Oh what a beautiful morning, Streeters. Here’s what’s making news this Tuesday morning:
Yesterday the board of directors of City Trusts approved a plan to turn Girard College into a day school, cutting grades 9-12 “temporarily.” Girard College has had mounting financial trouble and is facing costly renovations to its aging buildings. The 43-acre boarding school campus on Fairmount Avenue has provided free education to poor youth since 1848, established in trust by Stephen Girard’s will and fortune. Joe DiStefano writes that city oversight of Girard College’s investments are what failed the institution starting decades ago, and forced a situation that should have been planned for
One trash can for a 30-acre picnic area, Sandy-damaged trees, a picnic pavilion that’s been boarded up since the 1980s, a busted creek-side retaining wall: Will Parks & Rec will stop neglecting the Pennypack Creek picnic grounds in Holmesburg? Holmesburg Civic Association’s Richard Fritzell gave the Daily News a tour of the park, which lacks amenities thought it is heavily used.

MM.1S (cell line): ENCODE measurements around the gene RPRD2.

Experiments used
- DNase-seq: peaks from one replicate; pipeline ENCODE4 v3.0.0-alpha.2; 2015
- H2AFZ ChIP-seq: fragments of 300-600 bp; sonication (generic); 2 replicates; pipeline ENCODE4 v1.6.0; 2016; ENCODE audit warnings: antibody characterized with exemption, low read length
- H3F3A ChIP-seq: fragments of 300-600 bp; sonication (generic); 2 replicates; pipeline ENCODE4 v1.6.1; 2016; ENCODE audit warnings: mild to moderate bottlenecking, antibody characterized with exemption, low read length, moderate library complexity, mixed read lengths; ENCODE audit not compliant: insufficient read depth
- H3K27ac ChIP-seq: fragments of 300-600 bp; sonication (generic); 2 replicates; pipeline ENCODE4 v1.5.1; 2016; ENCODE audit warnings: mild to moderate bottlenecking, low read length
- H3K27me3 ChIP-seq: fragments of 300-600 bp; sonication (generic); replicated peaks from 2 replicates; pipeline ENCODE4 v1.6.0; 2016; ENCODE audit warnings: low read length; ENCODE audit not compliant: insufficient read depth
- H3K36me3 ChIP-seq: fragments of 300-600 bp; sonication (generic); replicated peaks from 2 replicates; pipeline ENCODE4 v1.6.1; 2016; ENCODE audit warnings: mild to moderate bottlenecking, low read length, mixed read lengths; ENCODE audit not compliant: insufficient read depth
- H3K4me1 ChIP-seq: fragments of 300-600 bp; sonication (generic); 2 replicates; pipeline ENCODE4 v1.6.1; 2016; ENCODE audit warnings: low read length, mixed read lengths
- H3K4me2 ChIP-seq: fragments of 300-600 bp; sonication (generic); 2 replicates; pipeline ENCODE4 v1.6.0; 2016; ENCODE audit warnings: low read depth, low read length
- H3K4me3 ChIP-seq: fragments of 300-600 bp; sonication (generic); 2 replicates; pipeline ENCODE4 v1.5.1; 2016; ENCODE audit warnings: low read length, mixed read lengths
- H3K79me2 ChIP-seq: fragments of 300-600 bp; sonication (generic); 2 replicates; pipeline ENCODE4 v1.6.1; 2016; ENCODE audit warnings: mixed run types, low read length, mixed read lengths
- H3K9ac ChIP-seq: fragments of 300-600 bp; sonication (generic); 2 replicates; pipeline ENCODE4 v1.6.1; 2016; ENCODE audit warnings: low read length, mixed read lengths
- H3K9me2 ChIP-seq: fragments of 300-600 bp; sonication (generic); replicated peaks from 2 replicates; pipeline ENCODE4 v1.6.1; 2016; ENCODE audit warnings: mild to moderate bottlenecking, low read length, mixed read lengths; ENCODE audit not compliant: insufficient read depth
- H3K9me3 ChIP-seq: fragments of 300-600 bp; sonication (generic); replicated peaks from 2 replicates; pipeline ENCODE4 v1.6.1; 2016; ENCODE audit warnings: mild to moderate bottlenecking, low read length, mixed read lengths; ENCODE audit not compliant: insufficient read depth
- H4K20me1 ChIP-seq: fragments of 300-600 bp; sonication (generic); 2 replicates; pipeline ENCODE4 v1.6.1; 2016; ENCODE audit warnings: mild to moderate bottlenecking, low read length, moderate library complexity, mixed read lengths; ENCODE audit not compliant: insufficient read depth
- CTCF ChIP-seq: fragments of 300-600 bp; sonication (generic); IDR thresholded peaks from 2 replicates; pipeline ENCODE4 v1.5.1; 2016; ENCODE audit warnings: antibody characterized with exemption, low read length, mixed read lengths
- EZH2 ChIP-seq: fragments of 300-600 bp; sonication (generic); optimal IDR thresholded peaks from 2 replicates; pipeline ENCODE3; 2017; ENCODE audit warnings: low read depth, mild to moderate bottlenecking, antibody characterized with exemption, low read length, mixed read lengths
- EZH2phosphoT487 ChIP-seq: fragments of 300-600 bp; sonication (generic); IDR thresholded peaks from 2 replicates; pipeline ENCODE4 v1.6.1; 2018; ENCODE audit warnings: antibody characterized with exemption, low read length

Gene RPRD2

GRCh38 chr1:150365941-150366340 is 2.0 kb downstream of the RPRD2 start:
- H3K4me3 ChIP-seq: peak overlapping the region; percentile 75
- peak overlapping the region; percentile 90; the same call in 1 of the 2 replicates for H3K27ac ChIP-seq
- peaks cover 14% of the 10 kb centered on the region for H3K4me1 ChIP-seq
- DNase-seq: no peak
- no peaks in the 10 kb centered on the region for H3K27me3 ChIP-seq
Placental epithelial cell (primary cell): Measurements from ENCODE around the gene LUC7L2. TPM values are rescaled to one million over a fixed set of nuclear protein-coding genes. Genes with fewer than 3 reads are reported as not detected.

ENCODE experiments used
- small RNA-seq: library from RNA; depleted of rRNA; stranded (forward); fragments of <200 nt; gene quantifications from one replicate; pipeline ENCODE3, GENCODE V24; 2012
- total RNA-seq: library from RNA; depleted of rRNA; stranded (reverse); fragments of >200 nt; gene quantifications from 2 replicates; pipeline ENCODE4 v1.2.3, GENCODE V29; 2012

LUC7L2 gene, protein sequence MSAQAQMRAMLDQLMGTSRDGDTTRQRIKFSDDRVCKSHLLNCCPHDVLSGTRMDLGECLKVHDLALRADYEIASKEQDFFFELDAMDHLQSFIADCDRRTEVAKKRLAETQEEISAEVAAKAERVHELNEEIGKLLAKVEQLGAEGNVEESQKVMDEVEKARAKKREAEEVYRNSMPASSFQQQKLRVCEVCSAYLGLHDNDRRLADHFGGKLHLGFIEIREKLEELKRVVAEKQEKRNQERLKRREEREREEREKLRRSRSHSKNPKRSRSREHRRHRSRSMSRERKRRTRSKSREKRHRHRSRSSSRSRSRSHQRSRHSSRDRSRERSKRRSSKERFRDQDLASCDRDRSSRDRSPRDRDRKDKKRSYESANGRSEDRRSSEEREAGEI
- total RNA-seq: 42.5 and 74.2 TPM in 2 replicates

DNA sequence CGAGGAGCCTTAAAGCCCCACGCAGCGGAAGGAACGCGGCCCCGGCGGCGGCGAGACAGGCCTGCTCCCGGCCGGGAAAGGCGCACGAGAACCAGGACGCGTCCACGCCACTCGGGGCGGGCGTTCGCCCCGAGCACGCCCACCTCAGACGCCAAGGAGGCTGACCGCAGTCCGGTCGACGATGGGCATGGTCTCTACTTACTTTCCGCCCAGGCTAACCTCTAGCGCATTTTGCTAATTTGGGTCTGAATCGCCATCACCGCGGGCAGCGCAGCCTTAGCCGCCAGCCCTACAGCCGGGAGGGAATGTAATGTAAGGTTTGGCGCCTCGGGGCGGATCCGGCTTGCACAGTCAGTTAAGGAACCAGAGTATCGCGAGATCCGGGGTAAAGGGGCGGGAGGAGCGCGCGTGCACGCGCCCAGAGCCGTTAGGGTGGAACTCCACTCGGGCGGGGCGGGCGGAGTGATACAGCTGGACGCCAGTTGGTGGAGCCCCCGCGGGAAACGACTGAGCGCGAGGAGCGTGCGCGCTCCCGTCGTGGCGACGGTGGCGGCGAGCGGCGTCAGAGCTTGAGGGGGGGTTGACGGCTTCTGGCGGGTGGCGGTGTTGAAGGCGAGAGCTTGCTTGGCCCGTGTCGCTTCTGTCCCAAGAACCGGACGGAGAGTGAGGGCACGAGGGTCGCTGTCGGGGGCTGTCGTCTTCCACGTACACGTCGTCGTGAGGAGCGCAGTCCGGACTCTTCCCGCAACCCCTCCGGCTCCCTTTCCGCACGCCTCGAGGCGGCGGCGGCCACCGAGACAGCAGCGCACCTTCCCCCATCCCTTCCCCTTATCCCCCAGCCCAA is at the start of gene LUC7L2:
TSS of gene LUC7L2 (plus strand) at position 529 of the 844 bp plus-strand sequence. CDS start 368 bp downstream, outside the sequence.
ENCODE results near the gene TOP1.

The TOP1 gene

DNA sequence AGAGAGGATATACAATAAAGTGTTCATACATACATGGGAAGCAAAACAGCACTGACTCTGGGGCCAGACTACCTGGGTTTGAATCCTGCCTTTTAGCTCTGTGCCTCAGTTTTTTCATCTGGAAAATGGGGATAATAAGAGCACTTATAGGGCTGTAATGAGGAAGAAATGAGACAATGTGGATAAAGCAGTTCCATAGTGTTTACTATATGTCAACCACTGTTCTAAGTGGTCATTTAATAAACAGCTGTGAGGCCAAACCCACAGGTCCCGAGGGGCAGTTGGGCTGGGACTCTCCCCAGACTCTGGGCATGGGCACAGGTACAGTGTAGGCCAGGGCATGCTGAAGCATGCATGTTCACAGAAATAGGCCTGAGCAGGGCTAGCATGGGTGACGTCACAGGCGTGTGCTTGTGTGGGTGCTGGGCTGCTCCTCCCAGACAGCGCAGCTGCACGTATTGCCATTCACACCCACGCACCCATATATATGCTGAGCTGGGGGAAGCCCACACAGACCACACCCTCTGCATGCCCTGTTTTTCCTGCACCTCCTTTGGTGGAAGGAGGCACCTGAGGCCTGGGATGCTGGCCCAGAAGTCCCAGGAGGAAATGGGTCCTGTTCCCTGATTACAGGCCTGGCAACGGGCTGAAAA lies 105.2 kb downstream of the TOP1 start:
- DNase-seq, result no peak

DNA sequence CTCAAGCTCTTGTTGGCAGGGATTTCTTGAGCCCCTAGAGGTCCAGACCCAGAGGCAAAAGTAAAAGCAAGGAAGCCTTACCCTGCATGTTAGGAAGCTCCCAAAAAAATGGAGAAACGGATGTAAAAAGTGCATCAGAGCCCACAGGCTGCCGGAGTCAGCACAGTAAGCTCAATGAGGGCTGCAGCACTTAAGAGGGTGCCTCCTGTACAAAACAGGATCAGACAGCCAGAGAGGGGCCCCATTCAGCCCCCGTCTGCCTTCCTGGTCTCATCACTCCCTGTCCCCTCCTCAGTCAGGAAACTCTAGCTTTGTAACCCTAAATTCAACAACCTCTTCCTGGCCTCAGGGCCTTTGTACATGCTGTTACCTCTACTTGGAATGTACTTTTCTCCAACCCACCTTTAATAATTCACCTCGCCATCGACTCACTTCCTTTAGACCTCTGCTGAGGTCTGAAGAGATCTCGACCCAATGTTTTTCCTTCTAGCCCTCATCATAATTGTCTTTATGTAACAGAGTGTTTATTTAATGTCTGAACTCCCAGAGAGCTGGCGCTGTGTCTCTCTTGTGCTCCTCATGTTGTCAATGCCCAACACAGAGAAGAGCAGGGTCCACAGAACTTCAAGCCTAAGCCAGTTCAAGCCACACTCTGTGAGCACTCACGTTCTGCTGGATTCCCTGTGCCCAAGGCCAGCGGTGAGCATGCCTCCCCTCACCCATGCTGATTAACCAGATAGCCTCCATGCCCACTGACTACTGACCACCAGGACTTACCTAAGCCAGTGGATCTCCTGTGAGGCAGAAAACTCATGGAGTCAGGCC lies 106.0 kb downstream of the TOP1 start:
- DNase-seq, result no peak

A survey for the American Public Transportation Association showed 74% support for using taxes to add and improve public transit – up from 69% last year. Given broad public support for transit funding, shouldn’t politicians get in line? The Inquirer reports from a confab of transit bigwigs who are meeting in Center City over the next few days. The meeting of the American Public Transportation Association takes place even as politicians in Harrisburg contemplate raising the wholesale gas tax and other fees to raise money to provide more funds to the state’s aging and ailing transit systems and repair transportation infrastructure.
Region’s Business takes a long walk down Market Street (all of it) finding a reflection of the “changing and fractured identity of the city” and looks at the plans that have been floated to improve sections of Market East, Market West, University City and westward along the El.
Since the Philadelphia Police Department formalized its social media policy in 2011, more cops are finding their way onto Twitter. Technically Philly’s Juliana Reyes writes: “It gives a human face to a department that hasn’t always had the best reputation, and that translates to more trust, more dialogue, more crime tips.”